Bangalow residents may yet see their historic and popular Bangalow Weir retained as a swimming pool after Byron Shire councillors rejected a staff recommendation to demolish the 90-year-old structure due to safety fears.
Staff had recommended a $60,000 demolition job on most of the old weir after recent severe deterioration sparked safety fears and an assessment pointed out 12 major defects including cracks in the concrete wall.
They also say restoring the weir to ‘swimming pool standards’ would cost over $1 million.
Councillors have instead voted to explore options to remove part of the weir wall to make it safe for swimmers and other users, while retaining elements of the wall for a heritage monument.
Council will also consult the community over options, including a plan to restore the weir, pool and upstream reaches of the creek to a natural environment, before any works start.
In the meantime, the weir will be fenced off and monitored once a week for further deterioration.
‘Whether the Bangalow Weir could be rebuilt as a safe swimming hole was still unknown at this stage and the options study will tell us more,’ council’s community infrastructure head, Phil Holloway said.
Mr Holloway said the assessment found the weir wall collapsed because it was not anchored onto a solid rock foundation, was not reinforced, had poor quality concrete, and the age and unusual shape of the structure.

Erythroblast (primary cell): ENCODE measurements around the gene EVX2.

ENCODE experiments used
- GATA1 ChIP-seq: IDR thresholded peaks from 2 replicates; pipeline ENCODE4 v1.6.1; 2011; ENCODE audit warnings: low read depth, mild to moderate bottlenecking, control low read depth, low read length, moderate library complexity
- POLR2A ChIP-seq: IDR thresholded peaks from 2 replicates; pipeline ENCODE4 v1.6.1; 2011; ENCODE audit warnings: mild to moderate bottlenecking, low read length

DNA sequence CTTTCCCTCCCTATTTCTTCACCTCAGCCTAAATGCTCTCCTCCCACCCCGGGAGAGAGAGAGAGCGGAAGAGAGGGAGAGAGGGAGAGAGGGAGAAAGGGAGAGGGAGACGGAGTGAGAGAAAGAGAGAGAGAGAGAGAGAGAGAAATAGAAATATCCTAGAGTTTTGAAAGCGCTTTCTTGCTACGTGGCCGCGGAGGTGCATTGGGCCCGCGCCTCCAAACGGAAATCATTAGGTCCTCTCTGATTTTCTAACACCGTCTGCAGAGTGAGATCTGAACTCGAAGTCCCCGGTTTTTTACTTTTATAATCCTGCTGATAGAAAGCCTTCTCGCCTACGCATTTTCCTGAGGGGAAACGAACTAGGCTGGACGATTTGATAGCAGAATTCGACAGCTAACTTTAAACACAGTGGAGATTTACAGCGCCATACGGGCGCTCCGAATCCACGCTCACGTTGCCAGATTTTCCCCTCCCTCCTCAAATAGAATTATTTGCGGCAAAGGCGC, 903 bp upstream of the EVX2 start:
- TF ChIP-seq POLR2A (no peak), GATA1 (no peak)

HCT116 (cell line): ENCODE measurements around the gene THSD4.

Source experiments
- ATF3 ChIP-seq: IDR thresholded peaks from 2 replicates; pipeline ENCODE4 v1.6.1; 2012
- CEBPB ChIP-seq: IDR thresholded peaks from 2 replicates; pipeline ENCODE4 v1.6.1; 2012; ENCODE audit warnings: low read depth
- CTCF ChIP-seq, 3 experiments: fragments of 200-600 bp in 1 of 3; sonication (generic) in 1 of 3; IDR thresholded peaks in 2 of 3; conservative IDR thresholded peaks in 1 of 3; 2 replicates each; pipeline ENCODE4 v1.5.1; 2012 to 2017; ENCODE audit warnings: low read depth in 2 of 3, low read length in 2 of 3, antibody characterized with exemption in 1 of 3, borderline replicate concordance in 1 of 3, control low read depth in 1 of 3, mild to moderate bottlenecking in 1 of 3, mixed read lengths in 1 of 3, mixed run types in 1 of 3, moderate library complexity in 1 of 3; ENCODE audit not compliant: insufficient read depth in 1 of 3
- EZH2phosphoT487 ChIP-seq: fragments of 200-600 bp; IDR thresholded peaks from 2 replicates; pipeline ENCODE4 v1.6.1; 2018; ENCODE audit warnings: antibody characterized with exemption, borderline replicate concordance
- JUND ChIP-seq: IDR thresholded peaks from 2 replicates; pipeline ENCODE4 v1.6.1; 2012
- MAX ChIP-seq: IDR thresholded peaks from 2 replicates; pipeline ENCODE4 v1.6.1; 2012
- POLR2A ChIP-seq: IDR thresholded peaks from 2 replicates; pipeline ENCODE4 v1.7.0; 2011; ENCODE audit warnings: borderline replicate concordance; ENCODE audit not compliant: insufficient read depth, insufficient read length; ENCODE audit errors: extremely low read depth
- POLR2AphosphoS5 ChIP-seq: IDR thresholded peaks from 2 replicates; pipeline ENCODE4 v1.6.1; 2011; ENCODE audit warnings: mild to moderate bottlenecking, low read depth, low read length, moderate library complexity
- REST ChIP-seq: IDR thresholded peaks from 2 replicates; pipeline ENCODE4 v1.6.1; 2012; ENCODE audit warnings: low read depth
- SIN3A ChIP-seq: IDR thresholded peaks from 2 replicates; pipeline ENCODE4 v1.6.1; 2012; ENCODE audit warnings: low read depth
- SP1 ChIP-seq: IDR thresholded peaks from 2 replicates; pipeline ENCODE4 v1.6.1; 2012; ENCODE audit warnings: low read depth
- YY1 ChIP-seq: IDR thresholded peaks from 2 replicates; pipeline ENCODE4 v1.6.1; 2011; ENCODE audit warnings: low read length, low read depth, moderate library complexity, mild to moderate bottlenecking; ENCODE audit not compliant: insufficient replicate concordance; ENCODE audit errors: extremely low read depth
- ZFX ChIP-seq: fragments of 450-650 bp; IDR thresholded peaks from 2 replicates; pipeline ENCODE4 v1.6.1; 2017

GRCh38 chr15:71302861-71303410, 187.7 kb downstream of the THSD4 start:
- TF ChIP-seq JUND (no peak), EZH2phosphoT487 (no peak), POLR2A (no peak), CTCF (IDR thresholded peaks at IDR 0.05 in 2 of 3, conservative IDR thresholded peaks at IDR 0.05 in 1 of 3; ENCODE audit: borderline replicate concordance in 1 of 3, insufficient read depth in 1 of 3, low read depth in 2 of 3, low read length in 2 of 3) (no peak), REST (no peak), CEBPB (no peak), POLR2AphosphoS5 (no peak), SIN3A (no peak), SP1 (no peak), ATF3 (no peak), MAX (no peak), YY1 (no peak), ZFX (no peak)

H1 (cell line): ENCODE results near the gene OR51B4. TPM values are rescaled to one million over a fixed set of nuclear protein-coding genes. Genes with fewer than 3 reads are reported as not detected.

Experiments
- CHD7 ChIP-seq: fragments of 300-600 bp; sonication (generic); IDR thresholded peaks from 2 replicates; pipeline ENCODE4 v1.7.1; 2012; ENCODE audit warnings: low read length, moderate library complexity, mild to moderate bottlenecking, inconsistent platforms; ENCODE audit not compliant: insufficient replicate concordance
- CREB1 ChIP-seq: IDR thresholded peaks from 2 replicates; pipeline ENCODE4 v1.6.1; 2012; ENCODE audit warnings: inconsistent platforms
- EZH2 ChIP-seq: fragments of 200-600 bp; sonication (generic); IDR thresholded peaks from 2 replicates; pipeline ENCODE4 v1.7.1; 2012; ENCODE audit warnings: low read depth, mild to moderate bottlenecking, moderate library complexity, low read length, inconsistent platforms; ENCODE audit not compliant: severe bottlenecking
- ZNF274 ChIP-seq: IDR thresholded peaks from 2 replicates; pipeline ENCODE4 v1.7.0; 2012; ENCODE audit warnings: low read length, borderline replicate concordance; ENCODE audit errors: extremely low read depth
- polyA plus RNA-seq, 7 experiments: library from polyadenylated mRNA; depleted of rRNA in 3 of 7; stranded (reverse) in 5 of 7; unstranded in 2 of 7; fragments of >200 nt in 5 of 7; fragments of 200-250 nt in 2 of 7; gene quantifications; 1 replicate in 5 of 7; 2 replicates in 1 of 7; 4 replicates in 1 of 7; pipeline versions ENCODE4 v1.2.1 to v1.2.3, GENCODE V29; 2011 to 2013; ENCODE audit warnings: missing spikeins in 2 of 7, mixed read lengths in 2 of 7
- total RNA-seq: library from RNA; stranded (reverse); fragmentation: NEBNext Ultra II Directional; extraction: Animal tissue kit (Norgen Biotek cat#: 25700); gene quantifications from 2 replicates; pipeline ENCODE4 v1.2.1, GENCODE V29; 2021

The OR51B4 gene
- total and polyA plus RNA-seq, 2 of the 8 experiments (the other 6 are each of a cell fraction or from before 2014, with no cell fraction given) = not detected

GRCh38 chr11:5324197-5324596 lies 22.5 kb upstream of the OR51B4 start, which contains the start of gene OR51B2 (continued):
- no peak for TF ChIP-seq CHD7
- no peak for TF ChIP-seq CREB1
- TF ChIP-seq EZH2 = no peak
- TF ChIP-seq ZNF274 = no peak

Staff will now develop a $5,000 brief for a quote on assessing engineering, environmental, social and heritage issues for the works.
Mr Holloway said to remove part of or the entire weir wall would cost around $60,000 and to rebuild to a swimming pool standard with environmental assessments and Fisheries requirements would cost more than $1 million.
Community spokesman David Pont welcomed the move, saying the value of the weir and pool to the locals had been underestimated and warranted further investigation.
Mr Pont, representing Bangalow’s land and rivercare, community alliance and historical society, earlier told councillors the staff report was flawed and its case for demolition was not strong enough.
He said staff used emotive and unscientific language on water quality in the creek to back their claim the pool was unsafe for swimming.
‘That infers that now, all our waterways are off limits,’ Mr Pont said.
‘These are natural waterways and for 90 years people have been swimming here and you won’t find one person in Bangalow who says it’s a risk.
‘All our creeks and rivers will be closed to swimming if this position is carried. It is arguable that the weir and pool do not need to be classified as a “public pool” for the purposes of the upcoming Public Health Regulation, when traditionally Council has maintained the historic structure as a simple creek pool with a commonsense safety approach and people take their own decisions about swimming there.
‘The idea of chlorinating all swimming waters is ludicrous.
Mr Pont said Bangalow groups had already talked to state agencies about design and planning aspects of the weir and pool, including a fish ladder for fish passage, to satisfy ‘legislation, swimmability, safety and reasonably low cost maintenance’.